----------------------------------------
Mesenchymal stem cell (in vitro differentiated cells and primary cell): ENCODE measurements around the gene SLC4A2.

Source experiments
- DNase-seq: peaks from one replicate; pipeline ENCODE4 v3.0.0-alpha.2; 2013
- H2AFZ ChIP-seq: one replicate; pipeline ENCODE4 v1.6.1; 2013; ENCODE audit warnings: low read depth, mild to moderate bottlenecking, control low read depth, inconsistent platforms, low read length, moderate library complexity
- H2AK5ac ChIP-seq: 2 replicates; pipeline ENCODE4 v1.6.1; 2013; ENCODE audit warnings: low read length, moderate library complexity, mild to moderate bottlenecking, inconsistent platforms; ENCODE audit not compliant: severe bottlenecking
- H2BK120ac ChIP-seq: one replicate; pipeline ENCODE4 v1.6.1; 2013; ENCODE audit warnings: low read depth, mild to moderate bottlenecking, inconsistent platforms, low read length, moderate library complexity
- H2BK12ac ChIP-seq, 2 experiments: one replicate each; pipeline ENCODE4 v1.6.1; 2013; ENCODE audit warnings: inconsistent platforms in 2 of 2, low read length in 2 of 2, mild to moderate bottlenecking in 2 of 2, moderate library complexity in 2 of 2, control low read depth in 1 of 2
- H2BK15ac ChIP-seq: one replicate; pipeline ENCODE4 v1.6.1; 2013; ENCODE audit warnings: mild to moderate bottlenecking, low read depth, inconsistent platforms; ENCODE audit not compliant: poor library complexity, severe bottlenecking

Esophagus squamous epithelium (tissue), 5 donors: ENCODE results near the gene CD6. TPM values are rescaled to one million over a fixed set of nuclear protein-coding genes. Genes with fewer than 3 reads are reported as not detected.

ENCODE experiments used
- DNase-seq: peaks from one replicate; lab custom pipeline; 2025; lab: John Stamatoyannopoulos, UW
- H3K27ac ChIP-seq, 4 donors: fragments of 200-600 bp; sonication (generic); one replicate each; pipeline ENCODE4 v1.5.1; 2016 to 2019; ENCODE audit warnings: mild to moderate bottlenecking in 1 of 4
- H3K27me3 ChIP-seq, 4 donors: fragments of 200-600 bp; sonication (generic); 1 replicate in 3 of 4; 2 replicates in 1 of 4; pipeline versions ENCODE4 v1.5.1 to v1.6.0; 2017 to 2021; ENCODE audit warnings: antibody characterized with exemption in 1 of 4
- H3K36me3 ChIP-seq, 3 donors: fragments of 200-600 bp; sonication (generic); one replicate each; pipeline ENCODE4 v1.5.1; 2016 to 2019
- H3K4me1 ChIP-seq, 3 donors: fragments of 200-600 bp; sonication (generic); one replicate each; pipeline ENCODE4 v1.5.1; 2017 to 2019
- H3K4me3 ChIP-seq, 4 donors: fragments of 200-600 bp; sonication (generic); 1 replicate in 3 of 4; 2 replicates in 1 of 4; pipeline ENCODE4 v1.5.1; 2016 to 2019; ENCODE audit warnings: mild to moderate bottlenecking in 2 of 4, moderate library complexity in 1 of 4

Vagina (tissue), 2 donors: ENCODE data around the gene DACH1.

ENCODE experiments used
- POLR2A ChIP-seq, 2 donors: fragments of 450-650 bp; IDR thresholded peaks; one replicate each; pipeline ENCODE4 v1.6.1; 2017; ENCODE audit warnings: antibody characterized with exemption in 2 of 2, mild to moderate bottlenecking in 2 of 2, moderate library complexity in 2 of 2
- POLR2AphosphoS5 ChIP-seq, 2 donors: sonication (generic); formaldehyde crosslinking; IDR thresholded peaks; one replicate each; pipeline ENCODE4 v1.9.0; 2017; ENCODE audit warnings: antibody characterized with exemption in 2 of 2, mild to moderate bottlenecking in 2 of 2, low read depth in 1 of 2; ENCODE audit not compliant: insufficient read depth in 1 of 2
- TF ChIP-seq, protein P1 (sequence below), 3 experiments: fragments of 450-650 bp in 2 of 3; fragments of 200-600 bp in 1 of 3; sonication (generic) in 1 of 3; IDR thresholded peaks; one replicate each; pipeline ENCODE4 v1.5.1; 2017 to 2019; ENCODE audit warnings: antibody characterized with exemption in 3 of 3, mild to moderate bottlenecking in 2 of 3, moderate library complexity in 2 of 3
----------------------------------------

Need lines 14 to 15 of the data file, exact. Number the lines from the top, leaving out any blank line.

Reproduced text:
- H3K36me3 ChIP-seq, 3 donors: fragments of 200-600 bp; sonication (generic); one replicate each; pipeline ENCODE4 v1.5.1; 2016 to 2019
- H3K4me1 ChIP-seq, 3 donors: fragments of 200-600 bp; sonication (generic); one replicate each; pipeline ENCODE4 v1.5.1; 2017 to 2019